The book takes the unfashionable form of an epistolary novel, the correspondence being between Lang's brother, Christopher, and Michael Dessauer, his would-be biographer. Buckley pulls off quite a feat: the person is put together as the image is taken apart. Popular notions of genius and creativity are fed, watered and then pulled up by the roots; biography also comes under attack. Christopher Lang rebuffs, cajoles and encourages Dessauer, who deals with this capricious behaviour with polite stubbornness and negotiation. Between them, they throw in most kinds of source material and show how convincing and also how misleading each can be. There are at least two versions of every story.
A precocious child, Thomas Lang became a serial expert on dinosaurs, collective nouns, heraldry and racehorses. A woman recognised his gift and devoted herself to coaching him. He kept his playing secret until the day he entered a local music competition. Thomas's peers struggled through "Fur Elise" while he brought the house down with Beethoven's Bagatelle in E Flat Major. The memories of fellow music students bring to mind all the expected adjectives: eccentric (he had "a morbid affection for mandarin ducks"), ascetic, elusive, charismatic and volatile. He could learn a complicated piece by heart in an afternoon.
Opening a box of Thomas's papers at random, Christopher comes across an assortment of those who attach themselves to celebrity: a model threatening kiss and tell; a sound engineer's 50 letters on the subject of tone; and a hopeful six-page continuation of a strikingly inane airport chat. In different ways, all these correspondents have confused fame with familiarity. Christopher reveals Thomas's own voice slowly, beginning with jokey postcards and professional notes. The arch cleverness and pedantry of the Lang brothers can wear thin, but Buckley has them play straight at just the right moment.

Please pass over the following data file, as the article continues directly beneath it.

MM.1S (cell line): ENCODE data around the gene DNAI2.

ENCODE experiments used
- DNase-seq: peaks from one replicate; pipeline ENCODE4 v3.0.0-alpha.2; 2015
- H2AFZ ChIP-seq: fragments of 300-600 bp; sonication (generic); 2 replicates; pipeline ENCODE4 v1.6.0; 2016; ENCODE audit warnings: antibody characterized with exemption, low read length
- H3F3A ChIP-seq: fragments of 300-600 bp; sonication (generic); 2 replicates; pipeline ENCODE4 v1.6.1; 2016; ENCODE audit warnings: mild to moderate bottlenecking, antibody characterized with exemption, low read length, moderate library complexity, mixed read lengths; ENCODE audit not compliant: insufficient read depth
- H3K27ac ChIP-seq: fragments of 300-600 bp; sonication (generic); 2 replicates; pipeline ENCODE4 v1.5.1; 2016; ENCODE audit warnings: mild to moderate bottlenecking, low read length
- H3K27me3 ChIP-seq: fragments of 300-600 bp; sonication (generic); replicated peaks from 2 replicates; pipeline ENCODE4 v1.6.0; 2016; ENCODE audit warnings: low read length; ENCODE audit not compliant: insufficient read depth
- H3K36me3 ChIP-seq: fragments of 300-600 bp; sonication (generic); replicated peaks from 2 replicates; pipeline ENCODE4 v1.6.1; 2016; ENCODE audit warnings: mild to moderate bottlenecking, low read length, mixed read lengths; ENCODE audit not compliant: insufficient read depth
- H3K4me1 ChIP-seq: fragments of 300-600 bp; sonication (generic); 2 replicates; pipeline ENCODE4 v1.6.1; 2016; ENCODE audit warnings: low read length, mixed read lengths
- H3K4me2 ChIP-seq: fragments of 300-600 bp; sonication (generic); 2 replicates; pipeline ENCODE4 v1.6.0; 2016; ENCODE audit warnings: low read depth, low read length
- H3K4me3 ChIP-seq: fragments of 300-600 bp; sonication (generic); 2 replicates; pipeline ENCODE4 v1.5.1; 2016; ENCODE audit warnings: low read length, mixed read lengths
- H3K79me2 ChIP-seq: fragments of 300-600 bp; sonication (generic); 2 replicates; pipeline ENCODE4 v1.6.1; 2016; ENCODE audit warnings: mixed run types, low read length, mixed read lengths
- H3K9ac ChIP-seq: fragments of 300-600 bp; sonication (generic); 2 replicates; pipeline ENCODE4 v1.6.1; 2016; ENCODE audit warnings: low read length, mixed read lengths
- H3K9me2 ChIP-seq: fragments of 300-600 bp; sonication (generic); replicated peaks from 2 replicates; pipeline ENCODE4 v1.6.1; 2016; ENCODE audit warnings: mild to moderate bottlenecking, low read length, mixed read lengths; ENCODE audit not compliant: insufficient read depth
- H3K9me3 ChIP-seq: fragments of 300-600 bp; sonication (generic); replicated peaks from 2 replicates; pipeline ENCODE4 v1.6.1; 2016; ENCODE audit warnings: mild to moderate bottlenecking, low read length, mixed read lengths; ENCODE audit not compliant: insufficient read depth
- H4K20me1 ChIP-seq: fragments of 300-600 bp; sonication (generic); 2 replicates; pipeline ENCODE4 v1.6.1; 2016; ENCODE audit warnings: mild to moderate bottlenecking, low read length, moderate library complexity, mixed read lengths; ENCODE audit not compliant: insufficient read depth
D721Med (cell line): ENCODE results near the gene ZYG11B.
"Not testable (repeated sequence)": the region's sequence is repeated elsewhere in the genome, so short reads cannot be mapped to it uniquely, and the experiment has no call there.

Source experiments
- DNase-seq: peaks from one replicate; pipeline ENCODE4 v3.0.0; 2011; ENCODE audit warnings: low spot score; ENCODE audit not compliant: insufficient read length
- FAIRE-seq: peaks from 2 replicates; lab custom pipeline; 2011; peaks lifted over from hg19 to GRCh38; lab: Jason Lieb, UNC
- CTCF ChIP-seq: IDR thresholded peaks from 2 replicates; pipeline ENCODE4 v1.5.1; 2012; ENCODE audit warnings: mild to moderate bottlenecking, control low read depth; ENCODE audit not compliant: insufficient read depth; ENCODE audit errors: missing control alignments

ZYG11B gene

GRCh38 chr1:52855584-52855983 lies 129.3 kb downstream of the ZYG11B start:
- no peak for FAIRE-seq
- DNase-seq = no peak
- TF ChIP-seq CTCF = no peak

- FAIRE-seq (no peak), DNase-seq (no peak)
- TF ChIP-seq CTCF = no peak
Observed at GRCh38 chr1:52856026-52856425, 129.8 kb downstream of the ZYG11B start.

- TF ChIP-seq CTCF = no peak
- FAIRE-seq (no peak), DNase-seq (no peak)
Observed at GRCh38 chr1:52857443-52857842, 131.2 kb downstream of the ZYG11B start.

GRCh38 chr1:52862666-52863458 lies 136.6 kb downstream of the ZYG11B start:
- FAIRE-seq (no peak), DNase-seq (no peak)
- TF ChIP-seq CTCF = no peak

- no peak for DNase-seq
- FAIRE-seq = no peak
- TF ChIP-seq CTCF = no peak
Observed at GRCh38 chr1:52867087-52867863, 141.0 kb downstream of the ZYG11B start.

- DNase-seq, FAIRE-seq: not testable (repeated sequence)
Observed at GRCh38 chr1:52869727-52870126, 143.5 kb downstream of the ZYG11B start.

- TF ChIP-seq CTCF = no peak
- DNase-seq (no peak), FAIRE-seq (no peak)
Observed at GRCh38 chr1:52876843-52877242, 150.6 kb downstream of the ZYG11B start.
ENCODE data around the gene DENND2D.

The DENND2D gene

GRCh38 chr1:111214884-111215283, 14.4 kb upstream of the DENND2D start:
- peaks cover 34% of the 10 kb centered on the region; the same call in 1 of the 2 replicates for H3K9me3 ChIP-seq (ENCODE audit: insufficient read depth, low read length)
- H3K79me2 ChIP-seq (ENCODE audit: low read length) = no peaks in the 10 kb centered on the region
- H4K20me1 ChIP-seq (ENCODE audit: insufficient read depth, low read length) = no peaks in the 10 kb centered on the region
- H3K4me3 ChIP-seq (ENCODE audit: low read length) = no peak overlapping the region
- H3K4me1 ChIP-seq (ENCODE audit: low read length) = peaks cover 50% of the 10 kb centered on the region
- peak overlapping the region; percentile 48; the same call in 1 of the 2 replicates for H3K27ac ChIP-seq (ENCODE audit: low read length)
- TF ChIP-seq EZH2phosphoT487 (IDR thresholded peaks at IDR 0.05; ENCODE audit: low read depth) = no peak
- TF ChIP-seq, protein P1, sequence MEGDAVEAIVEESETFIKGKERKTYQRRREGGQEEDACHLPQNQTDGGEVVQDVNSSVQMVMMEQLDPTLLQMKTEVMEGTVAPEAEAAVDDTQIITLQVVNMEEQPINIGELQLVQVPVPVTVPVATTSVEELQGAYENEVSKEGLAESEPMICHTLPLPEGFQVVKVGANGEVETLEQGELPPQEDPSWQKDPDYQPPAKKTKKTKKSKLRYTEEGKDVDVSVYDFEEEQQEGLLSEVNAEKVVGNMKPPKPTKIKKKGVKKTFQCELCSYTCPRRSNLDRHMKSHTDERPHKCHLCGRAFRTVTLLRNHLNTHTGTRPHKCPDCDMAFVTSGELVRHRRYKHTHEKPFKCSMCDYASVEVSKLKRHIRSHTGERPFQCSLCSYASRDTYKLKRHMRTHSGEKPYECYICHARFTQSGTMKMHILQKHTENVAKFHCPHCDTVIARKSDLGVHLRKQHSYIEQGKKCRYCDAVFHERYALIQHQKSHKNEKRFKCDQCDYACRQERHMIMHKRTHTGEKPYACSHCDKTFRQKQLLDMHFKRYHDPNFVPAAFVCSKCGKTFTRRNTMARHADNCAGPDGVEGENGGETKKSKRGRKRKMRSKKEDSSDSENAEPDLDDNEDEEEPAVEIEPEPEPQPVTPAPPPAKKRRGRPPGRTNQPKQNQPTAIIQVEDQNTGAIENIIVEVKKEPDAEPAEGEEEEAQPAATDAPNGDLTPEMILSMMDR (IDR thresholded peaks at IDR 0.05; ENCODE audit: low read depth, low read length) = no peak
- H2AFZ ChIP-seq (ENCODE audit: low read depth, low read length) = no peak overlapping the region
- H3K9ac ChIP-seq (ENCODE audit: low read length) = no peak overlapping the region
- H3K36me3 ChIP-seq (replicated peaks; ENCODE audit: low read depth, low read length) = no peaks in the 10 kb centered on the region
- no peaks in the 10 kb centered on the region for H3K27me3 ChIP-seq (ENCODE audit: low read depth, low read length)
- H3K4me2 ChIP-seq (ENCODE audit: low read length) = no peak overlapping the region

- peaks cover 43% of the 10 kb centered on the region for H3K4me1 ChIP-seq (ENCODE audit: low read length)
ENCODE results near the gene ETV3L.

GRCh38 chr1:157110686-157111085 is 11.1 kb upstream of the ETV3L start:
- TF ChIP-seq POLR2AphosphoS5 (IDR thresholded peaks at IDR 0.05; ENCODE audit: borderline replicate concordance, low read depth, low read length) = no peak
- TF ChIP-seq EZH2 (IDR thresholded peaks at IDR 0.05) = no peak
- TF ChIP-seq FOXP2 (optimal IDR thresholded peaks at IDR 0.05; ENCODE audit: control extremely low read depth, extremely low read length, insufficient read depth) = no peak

In both serious and comic asides, the classical music industry is exposed. Lang is depressed by the calculated nature of the exchange between performer and audience. He contends with illicit recording, refuses to play to a house bought up for corporate entertainment and tries to insist that ticket prices are kept low. Critics time, compare and dissect everything he does.
The music itself is another matter. Talk of inspiration and soul are anathema to Lang, but he discourses passionately about the interdependence of classicism and romanticism, Busoni and Wagner. He draws a line between performance and creation, and has a style that is described as clear, precise and brilliant. He strives for purity of form, but not mathematical reduction of the kind currently being applied in the discovery of fractals in Bach. It has something to do with the joy he experiences when blinded by heavy rain, or outside in such intense darkness that he cannot see his hand.
We do not, in the end, discover whether the biography is written, but we are given, in the correspondence, a spontaneous and searching picture of the life. In the same way, while the book resists our sentimental preconceptions about the music, the passion and intelligence of the insights it contains leave us wanting to listen more.Reuse content